The name Iran in the Persian language means the Land of the Aryans and it is not a big surprise when we find common Hindi words in Farsi (or rather common Farsi words in Hindi).
The Iranian shopkeeper near to our Tehran apartment often hear me saying “Morq…morq….” and he would laugh. Morq is one of the few Persian words that I know to communicate when we are hunting for our sundry for a cookout at the apartment. By the way, Morq means chicken in Farsi and one need to know this so that one doesn’t end up getting beef or mutton or unknown meat for food.
Photo of the sunset reflected off the window of our apartment on the Deepavali week. The dust is a major irritation here.
I can’t recall but this is probably the third time I am celebrating Deepavali far from home and family
The first year I did that was quite painful especially when my son had just born and it supposes to be the first year to celebrate it as one family. But work assignment and professional commitment took priority and we had to postpone our celebrations after I came back from abroad. Deepavali was a gloomy day on both ends.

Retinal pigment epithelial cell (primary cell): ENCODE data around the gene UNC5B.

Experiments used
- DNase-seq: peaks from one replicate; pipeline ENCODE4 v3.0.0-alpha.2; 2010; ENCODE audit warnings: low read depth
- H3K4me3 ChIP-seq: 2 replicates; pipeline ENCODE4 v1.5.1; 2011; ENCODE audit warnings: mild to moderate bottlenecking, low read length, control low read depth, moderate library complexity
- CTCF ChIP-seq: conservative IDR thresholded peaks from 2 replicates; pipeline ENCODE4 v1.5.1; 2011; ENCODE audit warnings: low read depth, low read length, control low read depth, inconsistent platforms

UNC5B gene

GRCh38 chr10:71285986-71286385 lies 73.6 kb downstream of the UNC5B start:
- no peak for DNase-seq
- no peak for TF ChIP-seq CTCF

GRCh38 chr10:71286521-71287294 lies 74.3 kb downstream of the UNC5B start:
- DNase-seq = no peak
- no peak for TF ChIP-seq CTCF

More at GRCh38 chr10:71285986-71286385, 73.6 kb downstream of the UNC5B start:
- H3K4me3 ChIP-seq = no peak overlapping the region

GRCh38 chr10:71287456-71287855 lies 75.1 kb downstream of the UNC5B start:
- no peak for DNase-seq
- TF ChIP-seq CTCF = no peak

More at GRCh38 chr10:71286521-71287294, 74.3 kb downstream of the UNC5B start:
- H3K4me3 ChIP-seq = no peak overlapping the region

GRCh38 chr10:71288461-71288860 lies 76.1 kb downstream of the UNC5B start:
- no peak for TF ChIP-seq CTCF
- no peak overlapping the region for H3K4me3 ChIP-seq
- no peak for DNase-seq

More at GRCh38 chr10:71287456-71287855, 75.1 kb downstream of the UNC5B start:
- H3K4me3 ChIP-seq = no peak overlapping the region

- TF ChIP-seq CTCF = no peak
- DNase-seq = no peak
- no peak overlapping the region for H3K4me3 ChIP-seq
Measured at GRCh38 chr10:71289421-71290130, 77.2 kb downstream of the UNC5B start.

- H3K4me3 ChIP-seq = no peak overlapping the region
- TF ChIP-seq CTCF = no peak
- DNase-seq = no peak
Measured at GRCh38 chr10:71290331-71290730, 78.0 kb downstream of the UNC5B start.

If there is one thing that catches ones’ eyes in Tehran would be the usual massive traffic jam.
The motorists here use more of their horns and brakes to move along the morning traffic jam. In between, we have motorcyclists whom many do not wear a helmet and pedestrians crossing the road without any apprehension. When one is walking and crossing roads in Tehran, one need to look left, right, front and back because you will never know when a fast car can drive towards you.
Despite the age of the Iran Air’s Jumbo, the landing in Tehran’s newest international airport was surprisingly very smooth but even so, almost everyone clapped when the plane safely landed and that got us worried (clapping means the landing is not smooth most of the time?).